*This review uses the Japanese way of writing full names for Hitoribocchi’s characters, i.e. family name first followed by given name, as the show’s puns only make sense with this format. The cast names also follow the format for consistency.
Hitoribocchi no Marumaru Seikatsu is a slice-of-life comedy about a middle schooler who suffers from social anxiety. The main character is also named Hitori Bocchi, but she’s not a typical title character. Like all the characters in the show, and the manga it’s based on, her name functions as a pun. Her surname sounds like the word “hitori” (一人), which means one person or alone. When you factor in the premise and the character’s lack of social skills, it becomes both amusing and sad to hear Bocchi being addressed as such. Meanwhile, her full name sounds like “hitoribocchi” (ひとりぼっち), which is funnier, or worse. According to Weblio, the word means “loneliness” or “solitariness”. For context, the set-up has Bocchi trying to befriend everyone in her class to avoid being unfriended in real life by her only friend, Yawara Kai.
So yes, the show makes fun of the fact that an almost friendless and socially anxious middle-schooler has a name that pokes fun at her not-so-funny status. All this suggests the possibility of a hard-to-watch experience, but Hitoribocchi is actually a pleasant show.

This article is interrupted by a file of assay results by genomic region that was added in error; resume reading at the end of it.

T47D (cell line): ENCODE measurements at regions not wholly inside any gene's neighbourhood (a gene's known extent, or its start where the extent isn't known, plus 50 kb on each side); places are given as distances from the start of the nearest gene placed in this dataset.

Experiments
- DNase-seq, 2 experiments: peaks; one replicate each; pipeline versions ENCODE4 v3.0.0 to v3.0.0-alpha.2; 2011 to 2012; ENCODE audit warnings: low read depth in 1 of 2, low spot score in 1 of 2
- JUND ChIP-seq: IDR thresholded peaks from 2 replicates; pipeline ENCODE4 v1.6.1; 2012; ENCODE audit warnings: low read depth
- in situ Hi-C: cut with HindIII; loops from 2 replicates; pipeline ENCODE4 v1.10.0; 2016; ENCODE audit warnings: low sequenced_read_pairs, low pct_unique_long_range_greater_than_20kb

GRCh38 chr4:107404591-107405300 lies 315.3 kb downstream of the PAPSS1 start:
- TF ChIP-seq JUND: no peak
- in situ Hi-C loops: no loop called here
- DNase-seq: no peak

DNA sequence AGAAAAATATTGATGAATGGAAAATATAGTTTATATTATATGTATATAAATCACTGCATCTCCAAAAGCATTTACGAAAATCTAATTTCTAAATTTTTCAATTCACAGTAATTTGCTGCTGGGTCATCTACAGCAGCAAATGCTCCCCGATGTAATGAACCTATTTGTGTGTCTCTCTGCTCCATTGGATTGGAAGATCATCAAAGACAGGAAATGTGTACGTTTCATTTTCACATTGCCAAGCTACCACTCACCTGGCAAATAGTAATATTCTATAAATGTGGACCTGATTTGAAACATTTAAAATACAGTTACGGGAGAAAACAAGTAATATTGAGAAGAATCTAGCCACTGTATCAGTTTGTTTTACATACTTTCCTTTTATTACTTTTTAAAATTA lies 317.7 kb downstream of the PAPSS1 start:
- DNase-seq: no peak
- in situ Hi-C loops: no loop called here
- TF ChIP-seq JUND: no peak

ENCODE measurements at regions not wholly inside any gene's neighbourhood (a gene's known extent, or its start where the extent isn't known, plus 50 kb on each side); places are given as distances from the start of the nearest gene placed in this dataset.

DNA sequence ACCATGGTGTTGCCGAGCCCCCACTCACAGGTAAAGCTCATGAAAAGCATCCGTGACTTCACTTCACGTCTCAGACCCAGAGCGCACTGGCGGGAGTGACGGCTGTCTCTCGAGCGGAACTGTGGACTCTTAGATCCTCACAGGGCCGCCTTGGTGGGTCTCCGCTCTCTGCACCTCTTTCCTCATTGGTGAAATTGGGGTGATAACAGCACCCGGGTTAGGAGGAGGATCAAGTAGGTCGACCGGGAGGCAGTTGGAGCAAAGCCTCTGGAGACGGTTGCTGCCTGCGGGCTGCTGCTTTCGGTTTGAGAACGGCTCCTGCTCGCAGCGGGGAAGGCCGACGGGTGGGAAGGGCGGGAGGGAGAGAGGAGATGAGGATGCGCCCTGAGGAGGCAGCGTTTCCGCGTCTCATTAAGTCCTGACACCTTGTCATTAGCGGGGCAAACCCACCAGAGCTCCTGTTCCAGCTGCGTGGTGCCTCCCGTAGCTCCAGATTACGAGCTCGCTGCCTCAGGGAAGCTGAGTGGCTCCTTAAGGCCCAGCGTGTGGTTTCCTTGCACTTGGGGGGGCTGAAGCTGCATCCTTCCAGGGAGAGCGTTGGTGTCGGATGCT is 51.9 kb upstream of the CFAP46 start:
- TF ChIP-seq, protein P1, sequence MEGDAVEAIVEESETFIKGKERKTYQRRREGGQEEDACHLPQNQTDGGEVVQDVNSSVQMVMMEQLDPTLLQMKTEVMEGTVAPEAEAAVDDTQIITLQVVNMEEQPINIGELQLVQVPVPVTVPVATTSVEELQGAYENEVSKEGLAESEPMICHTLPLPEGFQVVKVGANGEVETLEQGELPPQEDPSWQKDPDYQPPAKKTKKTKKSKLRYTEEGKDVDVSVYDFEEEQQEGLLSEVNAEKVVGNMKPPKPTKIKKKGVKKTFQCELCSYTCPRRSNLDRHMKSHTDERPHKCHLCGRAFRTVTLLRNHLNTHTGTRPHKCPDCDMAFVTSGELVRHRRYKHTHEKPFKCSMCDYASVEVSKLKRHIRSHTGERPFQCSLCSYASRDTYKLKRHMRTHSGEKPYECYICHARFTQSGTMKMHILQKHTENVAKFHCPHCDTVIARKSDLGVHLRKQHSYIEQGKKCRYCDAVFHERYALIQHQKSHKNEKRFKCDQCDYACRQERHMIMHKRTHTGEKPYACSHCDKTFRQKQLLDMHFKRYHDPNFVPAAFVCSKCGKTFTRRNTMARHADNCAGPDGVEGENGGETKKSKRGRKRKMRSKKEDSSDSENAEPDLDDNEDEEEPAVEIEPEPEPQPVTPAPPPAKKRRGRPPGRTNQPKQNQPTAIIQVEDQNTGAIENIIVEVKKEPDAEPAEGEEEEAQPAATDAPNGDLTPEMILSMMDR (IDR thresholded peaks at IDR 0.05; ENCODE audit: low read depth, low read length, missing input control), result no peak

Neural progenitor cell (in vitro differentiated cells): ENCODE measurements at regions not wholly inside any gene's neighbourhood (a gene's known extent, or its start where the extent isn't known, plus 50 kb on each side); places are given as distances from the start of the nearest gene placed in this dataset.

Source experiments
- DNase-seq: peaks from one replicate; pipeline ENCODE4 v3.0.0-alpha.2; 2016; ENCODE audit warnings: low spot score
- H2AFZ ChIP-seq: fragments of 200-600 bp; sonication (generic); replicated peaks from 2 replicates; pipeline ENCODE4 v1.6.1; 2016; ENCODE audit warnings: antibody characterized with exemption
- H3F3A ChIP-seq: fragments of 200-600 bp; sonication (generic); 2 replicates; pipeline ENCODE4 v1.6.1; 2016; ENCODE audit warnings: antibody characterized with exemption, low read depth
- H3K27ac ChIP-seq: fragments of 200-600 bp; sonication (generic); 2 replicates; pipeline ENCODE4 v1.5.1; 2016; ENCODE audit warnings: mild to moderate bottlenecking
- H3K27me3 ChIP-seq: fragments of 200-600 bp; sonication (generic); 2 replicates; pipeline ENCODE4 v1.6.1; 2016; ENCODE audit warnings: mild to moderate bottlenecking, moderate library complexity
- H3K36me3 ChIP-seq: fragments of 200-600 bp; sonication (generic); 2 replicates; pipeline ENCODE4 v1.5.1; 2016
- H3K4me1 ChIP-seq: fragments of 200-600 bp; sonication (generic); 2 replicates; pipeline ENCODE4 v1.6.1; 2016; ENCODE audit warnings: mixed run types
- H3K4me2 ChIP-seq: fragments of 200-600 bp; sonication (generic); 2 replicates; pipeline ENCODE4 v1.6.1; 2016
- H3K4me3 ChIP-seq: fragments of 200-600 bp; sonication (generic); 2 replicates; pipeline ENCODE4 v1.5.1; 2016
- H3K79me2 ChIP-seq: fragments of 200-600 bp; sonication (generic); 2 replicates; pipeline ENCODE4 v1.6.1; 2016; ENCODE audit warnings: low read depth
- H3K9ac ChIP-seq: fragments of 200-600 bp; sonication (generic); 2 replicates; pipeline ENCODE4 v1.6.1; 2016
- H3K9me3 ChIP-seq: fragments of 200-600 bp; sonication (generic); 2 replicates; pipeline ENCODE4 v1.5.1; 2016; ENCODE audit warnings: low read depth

The use of Bocchi’s anxiety as a source of humor works because of the show’s light-hearted approach and kind treatment of her. Her behavior and occasional absurdity is funny, like when she sends text messages to remind her new friends of her existence, but the show doesn’t demean Bocchi or give her bad endings. She is also able to gradually improve her social skills throughout the show, usually with the support of her new friends. The only problem is that even with the tone of the show, Kai’s plan leaves a slightly bitter taste as it seems very ill-thought-of despite the good intentions. At least it works out well and creates some emotional moments between Bocchi and Kai.
Bocchi’s core group of new friends are a lovely bunch. There are three of them: Sunao Nako, Honshou Aru, and Sotoka Rakita, which are puns for “honest child” (素直な子), “has a hidden nature” (本性ある), and “came from outside” (外から来た) respectively. Nako is the first one whom Bocchi befriends, and my initial favorite. She looks like a delinquent (albeit a cute and unathletic one), but while her initial meeting with Bocchi is a little frosty, she’s ultimately nice at heart and supportive of her. She’s the straight man of the group, and is also slight frenemies with Aru.
Bocchi befriends Aru after Nako. She’s the literally green-eyed class vice-president, and constantly strives to be a model student and reliable classmate. Aru is a good person, but her efforts are also an attempt to overcome her bad luck which usually makes her seem like a goof (hence the hidden nature pun, although the literal meaning of honshou is “true nature”). While most of the class is unaware of Aru’s misfortune, it’s often pointed out by Nako, who finds her circumstances amusing. Aru in turn is annoyed by Nako’s reactions as well as the latter’s tendency to call her “omae” (a rude way of saying “you”) rather than by her name. Her typical response is to literally headbutt Nako.